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What Is a Cost of Tender?

By Kenneth W. Michael Wills
Updated May 16, 2024
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With a futures contract, the term cost of tender refers to all underlying costs associated with the delivery and certification of the contracted commodity. Accounting for all expenses on a long-term contract to include transportation upon expiration, storage of the commodity during the contract, required insurance coverage, any incidental costs required to maintain the commodity, and any other expenditures incurred by the seller, the commodity is then delivered to the holder upon the contract’s expiration. Usually, payment for the cost of tender is due before the contract expiration date. If, however, the holder of a futures contract decides to close his or her position before the contract expires, rather than receive delivery, then he or she does not incur the cost of tender.

Commodities are usually bought in bulk through what is called a futures contract. Items considered commodities may include grain, livestock, coffee, sugar, tea, cotton or oil, for examples. For the most part, a commodity is an unprocessed raw material that is processed to make goods to be sold on the market. Each commodity has its own unique requirements for both long-term storage and transportation to retain quality. Livestock, for example, will need to be fed and cared for appropriately in order to produce healthy meat, while requiring appropriate transportation methods so that the cattle arrives in a good physical state.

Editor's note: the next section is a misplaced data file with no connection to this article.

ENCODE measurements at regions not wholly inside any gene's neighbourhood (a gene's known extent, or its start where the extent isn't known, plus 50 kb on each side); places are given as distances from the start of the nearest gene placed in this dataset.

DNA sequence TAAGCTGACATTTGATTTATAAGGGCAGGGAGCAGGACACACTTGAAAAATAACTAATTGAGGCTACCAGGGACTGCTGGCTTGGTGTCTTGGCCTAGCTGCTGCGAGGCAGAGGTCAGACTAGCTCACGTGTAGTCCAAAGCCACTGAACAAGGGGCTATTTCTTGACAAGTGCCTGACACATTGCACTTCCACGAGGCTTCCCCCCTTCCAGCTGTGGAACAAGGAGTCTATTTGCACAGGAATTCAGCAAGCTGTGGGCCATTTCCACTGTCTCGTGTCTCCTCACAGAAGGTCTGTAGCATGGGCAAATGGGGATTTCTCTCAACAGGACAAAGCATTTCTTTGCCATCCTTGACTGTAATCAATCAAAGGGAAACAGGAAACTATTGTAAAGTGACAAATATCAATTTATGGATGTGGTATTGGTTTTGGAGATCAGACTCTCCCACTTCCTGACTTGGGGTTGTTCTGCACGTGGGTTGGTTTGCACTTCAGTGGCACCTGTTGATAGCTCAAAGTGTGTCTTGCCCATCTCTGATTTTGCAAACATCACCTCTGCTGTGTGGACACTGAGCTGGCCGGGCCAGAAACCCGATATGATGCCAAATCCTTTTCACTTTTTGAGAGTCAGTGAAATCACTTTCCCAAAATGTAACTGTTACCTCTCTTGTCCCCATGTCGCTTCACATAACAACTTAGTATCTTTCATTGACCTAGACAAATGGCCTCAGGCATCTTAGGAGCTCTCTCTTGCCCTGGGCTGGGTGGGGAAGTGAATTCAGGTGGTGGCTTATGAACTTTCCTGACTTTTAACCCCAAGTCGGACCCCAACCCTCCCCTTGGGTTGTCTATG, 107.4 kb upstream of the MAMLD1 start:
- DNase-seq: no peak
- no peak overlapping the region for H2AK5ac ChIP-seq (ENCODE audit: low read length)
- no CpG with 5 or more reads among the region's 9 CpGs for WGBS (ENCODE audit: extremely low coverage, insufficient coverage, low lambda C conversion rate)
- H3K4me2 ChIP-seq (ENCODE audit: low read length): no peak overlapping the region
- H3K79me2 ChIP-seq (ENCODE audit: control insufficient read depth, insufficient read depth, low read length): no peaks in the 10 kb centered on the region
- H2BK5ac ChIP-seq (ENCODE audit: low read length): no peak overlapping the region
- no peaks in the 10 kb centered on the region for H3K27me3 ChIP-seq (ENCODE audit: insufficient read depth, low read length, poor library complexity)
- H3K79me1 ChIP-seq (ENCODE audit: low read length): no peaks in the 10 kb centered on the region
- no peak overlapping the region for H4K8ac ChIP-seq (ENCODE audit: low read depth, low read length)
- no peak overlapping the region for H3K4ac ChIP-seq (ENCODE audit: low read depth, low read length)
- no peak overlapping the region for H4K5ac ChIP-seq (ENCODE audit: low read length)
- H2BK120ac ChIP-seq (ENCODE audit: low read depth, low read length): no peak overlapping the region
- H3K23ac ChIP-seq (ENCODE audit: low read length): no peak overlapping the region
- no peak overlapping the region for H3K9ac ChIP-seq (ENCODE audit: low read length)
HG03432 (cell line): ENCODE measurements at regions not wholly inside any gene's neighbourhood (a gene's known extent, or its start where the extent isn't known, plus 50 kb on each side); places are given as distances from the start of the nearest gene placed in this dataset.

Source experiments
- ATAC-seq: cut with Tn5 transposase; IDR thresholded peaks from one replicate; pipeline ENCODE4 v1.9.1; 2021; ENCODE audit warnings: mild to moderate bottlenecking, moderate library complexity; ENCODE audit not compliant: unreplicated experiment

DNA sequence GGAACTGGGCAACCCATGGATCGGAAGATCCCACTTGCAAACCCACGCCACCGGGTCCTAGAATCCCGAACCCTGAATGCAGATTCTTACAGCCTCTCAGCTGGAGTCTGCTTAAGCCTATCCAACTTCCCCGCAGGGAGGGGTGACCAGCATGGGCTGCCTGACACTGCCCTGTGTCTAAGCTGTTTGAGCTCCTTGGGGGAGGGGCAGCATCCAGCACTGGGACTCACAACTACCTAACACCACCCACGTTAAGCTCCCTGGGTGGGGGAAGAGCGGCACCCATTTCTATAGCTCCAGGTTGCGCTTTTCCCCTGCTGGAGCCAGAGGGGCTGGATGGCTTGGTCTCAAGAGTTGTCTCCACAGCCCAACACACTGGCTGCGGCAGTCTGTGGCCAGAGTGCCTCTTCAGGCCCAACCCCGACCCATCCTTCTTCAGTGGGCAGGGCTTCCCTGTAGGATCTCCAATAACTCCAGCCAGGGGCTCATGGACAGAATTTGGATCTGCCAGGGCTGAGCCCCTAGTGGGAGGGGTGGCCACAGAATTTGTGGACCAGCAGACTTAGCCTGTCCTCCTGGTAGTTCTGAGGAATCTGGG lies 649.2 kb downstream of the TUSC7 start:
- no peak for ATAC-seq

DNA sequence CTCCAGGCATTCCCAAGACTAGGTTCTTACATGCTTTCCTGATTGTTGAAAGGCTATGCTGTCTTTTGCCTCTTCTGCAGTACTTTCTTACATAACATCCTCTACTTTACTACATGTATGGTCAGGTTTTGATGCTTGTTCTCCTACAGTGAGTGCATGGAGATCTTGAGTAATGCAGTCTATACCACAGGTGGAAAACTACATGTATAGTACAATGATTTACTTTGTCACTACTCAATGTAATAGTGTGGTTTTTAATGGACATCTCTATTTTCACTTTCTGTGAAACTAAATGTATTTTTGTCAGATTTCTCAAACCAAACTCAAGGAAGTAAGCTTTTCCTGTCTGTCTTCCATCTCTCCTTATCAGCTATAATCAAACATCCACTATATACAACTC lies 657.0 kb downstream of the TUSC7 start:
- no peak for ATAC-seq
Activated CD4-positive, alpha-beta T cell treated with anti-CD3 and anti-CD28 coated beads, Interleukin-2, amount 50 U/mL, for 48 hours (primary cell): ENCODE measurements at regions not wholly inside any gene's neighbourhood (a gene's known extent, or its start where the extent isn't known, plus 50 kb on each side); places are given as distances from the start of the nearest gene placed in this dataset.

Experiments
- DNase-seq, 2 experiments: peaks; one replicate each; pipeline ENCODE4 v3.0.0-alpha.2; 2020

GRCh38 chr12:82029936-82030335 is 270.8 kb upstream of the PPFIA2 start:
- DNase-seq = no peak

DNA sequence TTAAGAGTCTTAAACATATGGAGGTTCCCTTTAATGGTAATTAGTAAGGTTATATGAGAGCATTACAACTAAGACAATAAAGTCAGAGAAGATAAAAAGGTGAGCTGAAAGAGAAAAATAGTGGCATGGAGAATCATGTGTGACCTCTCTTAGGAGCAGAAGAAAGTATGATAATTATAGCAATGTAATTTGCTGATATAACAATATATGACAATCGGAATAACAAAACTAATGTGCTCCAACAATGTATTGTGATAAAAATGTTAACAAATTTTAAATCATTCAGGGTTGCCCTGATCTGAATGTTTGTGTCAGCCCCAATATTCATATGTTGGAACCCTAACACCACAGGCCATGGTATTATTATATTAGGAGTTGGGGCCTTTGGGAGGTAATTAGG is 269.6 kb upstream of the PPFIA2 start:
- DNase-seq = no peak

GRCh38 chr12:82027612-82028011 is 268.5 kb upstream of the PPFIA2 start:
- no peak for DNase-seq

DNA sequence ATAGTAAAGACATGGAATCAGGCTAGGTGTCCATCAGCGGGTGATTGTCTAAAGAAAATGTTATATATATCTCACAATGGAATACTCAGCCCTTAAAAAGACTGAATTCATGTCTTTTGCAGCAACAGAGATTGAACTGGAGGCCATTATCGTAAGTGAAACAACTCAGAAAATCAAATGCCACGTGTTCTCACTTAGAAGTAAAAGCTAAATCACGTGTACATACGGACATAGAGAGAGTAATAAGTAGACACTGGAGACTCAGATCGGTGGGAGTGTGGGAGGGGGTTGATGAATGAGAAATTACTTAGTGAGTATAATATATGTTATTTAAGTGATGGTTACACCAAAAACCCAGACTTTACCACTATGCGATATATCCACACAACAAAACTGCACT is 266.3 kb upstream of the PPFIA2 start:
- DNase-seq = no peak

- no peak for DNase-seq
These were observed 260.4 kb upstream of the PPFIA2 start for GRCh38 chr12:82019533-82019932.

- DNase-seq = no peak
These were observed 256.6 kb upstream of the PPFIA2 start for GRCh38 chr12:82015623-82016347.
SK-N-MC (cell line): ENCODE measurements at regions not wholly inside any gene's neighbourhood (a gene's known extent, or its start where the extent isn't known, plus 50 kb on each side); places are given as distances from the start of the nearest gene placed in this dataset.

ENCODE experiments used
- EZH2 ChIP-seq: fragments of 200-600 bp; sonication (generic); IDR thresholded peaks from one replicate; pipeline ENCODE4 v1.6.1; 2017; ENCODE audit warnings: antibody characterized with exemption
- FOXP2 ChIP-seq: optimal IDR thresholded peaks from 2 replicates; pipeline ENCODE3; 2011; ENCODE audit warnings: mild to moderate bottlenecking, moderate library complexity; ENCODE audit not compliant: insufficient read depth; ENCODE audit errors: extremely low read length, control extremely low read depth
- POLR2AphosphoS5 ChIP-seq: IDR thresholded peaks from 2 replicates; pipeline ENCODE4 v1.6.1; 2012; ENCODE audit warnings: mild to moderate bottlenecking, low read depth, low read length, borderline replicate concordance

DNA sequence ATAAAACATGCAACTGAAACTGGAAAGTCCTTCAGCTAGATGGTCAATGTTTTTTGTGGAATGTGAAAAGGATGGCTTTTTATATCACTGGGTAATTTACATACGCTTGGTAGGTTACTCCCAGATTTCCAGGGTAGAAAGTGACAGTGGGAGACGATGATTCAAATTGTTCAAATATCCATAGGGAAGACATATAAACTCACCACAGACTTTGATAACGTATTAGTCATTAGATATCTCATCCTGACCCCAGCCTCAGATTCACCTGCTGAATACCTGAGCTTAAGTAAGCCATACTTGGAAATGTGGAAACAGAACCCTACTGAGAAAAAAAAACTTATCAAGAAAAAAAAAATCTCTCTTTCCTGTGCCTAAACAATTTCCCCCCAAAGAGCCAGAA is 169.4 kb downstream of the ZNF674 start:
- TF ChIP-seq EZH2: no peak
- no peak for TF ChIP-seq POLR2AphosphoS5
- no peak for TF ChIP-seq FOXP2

As such, each commodity will have different costs figured into the cost of tender to reflect the maintenance of the commodity over the long term, up to delivery. Sellers of the commodity, since they retain possession, are responsible for this upkeep as well as safe delivery. In exchange, the burden of expenditure falls to the holder if he or she takes delivery. The term commodity is also applied to the financial markets, in particular to currency exchange, stocks and bonds. These also have a cost of tender, though maintenance of these commodities is often less intensive.

Often, financial products like stocks and bonds are purchased through options on an exchange through either a broker or a platform allowing independent trading, rather than in bulk directly from an entity offering such investments. Cost of tender for these types of items usually consists of fees, such as broker commissions, trading fees and maintenance fees to maintain the trading platform. Most often, these fees are charged upon the initiation of a trade, buy or sell, but usually upon sell.

SmartCapitalMind is dedicated to providing accurate and trustworthy information. We carefully select reputable sources and employ a rigorous fact-checking process to maintain the highest standards. To learn more about our commitment to accuracy, read our editorial process.
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